Lighting control requirement in City of Chicago?

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jkblu11

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Location
Irvine, CA
I am currently designing a project in city of chicago for a retail store and just had a question about the lighting controls. I provided a timeclock to shut-off all the lighting (referring to IECC 2009 code s505.2.2.2) for a requirement of an automatic lighting shutoff. Buildings larger than 5,000 sq.ft. are required to have these. The tenant space is under 5000 sq ft but the building that is associated with tenant is larger for sure.

My question is.. the contractor there is saying the local code does not enforce the timeclock requirement and there is no need for one. I looked up the chicago city codes but couldn't really find an answer. Anyone know about city of Chicago lighting control requirements?

Help!:?
 

Dennis Alwon

Moderator
Staff member
Location
Chapel Hill, NC
Occupation
Electrical Contractor
We have a few members from that area- hopefully they will chime in. The fact that it isn't enforced still does not mean it isn't code. If it is code I would do it regardless of whether the inspectors push it.
 

mike1061

Senior Member
Location
Chicago
I would like to preface this by saying I do not consider myself an expert, but I have not herd of this. Nor do I understand what the reason you would even want this would be. There is something in an energy guide (or something like that, Edison printed maybe), where in offices (size matters?) that you have to be able to turn off 1/2 of the lights. The logic behind this seemed to be that you don't always need all of the lights, like if a couple of people stay after work. I wish I could remember more spacifics about it.
Thanks
Mike
 

don_resqcapt19

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Staff member
Location
Illinois
Occupation
retired electrician
Illinois has adopted one of the energy codes but I am not sure which one and it is probably one of the many laws in Illinois that does not apply to municipalities with a population of over 500,000.
 

mike1061

Senior Member
Location
Chicago
That link proves it, it also proves my point of having to be able to turn the lights down by 50%.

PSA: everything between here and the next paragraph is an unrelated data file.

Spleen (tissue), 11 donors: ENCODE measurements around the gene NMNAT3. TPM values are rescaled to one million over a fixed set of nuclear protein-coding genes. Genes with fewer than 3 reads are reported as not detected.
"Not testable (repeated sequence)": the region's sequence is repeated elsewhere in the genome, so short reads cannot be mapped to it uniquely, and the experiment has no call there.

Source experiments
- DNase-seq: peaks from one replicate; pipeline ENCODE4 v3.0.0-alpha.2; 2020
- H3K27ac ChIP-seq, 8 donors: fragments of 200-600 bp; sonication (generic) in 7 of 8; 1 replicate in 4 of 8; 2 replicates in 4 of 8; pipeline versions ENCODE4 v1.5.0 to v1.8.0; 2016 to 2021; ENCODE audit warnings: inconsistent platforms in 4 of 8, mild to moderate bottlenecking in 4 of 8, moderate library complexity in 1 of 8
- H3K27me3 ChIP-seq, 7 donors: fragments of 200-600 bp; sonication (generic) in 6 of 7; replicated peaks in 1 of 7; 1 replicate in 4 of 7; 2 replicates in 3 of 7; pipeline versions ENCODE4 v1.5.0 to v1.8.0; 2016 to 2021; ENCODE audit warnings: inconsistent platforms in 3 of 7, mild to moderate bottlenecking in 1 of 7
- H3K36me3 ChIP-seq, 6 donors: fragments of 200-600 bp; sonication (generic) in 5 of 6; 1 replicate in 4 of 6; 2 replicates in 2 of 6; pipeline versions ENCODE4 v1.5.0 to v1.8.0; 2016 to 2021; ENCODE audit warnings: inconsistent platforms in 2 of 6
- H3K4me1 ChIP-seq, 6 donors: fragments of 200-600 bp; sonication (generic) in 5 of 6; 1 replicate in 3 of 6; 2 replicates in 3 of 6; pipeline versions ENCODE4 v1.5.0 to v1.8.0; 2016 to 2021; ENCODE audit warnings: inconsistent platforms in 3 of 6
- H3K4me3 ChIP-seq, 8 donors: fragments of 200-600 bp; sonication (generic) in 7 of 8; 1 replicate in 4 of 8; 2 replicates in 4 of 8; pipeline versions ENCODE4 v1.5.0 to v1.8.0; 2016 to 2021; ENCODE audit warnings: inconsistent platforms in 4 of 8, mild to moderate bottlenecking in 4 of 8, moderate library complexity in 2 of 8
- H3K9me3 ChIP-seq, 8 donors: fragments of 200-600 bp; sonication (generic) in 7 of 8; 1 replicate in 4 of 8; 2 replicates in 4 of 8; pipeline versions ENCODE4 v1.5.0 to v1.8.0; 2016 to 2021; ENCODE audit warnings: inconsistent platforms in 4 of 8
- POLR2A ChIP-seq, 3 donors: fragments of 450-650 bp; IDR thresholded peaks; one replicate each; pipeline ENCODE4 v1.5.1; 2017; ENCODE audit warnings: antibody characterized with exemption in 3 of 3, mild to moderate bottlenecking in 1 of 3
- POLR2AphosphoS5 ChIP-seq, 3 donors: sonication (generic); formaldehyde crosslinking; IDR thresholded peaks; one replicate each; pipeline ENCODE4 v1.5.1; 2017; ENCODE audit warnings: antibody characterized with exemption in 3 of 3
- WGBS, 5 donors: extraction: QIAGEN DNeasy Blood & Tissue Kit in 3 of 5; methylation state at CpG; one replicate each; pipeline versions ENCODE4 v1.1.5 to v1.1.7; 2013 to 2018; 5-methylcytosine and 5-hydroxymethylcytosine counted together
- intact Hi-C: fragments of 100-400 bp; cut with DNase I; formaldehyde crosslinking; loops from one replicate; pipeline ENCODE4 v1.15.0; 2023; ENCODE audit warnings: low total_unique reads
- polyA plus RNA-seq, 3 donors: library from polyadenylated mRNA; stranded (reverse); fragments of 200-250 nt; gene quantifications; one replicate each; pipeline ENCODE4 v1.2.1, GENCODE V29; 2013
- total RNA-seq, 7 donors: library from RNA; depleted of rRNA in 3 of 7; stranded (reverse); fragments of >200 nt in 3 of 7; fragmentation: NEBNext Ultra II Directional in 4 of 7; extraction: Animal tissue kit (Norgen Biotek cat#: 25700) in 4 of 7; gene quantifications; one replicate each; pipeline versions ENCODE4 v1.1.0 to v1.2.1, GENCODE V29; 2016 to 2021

What do you think the resoning behind the automatic shut off is? I see the part about the occupant being able to over ride the shut off and other things, but it seems to me that it would be more logical to do in small places, rather than large. With a large place a single person (a small group) could get caught off gaurd. There should be some emergancy lighting, but I could see a person looking a long time for the light switch.
Thanks
Mike
 
Whole Area Lighting Shutoff

Whole Area Lighting Shutoff

This is in CA's Title 24 lighting controls requirements. For a cycle or 2 it was only for area's over 5000 SF, now it applies to all areas.

I have a major customer (Time Warner Cable) that is building a number of 4,200 SF "Hub" buildings. Smaller cities accept the fact that this is an unmanned hub, and almost always a tech comes to the site on off-hours, in response to an outage or chassis failure. So they don't require the 24/7 programmable time clock (around $700.00+) that has all the weekend/holiday bells and whistles. But the City of LA will not exempt any of the sites from this (totally unapplicable) requirement. So I bought the T Clock 6 years ago, and have moved it from site to site for 5 installations/inspections so far. BTW, the field inspector has never once opened the cover, just looked to see if the T Clock is
there and looks like the (big) one that meets Title 24. We have
never even wired up the branch circuits, just the 120V or 277V input to control terminals.

There should be a logical exception to this rule, but that applies to many, many "one size fits all" rules. BTW--I have never yet met a Electrical Plan Checker that has had any field experience, unless it is in a smaller city where the PC is also the field inspector. Then they are usually much more reasonable to deal with on issues that are in need of logical interpretation/enforcement.
 
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